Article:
After three months of flat IT hiring, the tech job market kicked into higher gear in May, with more than 14,000 new jobs added in the field nationwide. But questions linger about the wisdom of fueling additional job growth by expanding the H-1B visa program.
Janco Associates, which tracks IT jobs and CIO hiring trends, crunched the latest employment data released by the Bureau of Labor Statistics and found hiring in the IT sector once again on an upswing after the relative doldrums of the first quarter.
Moving on up
After a strong January (with 15,900 new hires), hiring sagged the next month to the low to mid-8,000s -- still positive numbers, but far from the surges in job growth charted in the second half of last year. The stats for May, though, are slightly above the average of 14,200 for the last 12 months, according to Janco.
This increase is mirrored by the good news unfolding throughout the rest of the economy: In May, 280,000 jobs were added overall and fewer people sought unemployment benefits. Even one of the most consistently pessimistic indicators of the economy's health -- the labor force participation rate -- ticked up slightly for the second month in a row, to almost 63 percent. For the first time in eight years, the participation rate was higher than the same month in the previous year, Janco said.
Pay is also on the rise, especially for IT positions that require certifications. A recent Foote Partners study, the Q2 update of the "2015 IT Skills Demand and Pay Trends Report," notes that the average market value for 368 IT certifications "has increased for eight consecutive quarters," an increase the report called "unprecedented." Certifications for big data are among the big winners.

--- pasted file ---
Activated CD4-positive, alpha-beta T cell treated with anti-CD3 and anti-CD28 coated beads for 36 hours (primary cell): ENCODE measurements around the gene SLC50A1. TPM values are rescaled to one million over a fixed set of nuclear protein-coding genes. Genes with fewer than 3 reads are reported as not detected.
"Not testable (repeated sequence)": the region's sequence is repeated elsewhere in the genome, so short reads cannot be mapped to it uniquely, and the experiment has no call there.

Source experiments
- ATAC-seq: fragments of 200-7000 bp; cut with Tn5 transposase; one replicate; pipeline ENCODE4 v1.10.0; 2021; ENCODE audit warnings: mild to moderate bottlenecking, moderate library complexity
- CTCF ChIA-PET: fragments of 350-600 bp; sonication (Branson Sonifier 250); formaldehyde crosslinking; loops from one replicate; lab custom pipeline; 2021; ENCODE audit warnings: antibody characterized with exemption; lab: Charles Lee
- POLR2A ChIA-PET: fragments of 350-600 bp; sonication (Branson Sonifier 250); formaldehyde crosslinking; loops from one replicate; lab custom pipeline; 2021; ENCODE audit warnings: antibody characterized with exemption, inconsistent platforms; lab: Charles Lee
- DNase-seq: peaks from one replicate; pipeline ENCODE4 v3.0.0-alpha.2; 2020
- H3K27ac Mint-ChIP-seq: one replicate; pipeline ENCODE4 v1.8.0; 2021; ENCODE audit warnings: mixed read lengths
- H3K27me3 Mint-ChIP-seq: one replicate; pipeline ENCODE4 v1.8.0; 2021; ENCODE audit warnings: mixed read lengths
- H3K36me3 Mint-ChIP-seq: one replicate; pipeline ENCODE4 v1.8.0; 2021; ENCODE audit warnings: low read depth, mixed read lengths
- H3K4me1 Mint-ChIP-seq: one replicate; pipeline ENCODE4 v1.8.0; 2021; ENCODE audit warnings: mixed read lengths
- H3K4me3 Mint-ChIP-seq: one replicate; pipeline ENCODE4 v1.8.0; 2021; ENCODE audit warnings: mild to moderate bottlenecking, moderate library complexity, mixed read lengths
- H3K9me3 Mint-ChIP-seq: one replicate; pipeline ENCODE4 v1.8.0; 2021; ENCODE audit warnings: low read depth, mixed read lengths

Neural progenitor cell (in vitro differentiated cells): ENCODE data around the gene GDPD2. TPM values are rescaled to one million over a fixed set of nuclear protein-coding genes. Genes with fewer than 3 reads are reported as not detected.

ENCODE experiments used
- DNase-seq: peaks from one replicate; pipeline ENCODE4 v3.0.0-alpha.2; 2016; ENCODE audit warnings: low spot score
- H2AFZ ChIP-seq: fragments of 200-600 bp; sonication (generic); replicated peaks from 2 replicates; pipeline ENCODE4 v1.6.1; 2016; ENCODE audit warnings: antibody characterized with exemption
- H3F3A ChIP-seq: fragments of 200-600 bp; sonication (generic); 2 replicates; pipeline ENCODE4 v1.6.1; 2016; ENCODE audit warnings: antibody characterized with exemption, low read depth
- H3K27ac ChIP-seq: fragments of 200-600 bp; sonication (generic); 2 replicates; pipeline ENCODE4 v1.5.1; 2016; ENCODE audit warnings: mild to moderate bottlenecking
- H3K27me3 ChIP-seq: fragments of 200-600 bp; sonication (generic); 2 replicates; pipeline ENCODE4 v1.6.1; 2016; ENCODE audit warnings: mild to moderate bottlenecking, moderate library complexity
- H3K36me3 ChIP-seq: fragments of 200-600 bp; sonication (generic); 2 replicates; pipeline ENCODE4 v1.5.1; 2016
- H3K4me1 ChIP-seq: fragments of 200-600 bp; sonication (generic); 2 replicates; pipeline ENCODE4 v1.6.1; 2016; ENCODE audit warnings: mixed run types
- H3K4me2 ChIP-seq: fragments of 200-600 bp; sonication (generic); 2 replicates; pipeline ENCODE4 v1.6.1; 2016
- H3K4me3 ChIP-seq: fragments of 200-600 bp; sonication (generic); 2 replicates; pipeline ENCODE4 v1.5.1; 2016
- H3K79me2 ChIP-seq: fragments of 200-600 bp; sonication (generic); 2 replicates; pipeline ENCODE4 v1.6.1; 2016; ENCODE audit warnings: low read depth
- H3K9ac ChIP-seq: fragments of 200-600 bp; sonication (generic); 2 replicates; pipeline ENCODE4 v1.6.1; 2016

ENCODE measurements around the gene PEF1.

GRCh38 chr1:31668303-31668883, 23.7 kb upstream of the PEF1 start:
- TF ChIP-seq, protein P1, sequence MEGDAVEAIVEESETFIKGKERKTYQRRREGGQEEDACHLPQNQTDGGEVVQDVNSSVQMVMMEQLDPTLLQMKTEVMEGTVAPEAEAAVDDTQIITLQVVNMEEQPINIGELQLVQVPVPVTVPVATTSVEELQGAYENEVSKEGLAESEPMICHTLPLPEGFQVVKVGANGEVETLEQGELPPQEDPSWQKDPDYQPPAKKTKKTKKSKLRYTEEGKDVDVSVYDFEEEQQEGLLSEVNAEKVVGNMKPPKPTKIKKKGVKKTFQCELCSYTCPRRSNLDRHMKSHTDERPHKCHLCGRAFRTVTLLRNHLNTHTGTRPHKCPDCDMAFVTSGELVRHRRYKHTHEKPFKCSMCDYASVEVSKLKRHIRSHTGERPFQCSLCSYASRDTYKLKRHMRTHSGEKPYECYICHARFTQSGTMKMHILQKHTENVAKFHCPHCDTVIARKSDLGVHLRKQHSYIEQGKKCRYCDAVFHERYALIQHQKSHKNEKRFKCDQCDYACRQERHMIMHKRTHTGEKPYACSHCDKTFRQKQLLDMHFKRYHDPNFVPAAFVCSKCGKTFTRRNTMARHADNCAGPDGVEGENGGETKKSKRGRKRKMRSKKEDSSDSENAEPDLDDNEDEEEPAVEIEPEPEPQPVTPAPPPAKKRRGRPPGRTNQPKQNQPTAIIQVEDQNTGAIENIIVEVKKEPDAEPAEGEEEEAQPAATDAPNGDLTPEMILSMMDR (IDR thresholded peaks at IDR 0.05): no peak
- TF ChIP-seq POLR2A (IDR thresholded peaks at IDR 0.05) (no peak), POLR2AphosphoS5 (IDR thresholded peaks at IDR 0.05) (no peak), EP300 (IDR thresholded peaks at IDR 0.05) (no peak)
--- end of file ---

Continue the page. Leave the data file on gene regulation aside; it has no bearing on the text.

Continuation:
The H-1B fracas
The good news can, however, mask the complexities of the IT job market. The H-1B visa lottery, widely bruited as a way to bring in tech talent that can't be found domestically, has sometimes been used instead to displace existing American workers with cheaper counterparts. Some companies even go so far as to have current workers train their own replacements before being let go. Disney and South California Edison were recently fingered as two outfits engaging in such behavior.
Furor over this kind of abuse of the H-1B system could torpedo a proposal to raise the H-1B cap from 65,000 to 195,000. That latter number amounts to 71 percent of the total number of IT hires recorded for 2014, according to Janco.
There's little debate that certain areas in the economy lack for skilled tech workers, and that the H-1B lottery serves a valuable function. But right now there's no easy solution to prevent gaming the system under the pretext of expanding the available pool of tech talent.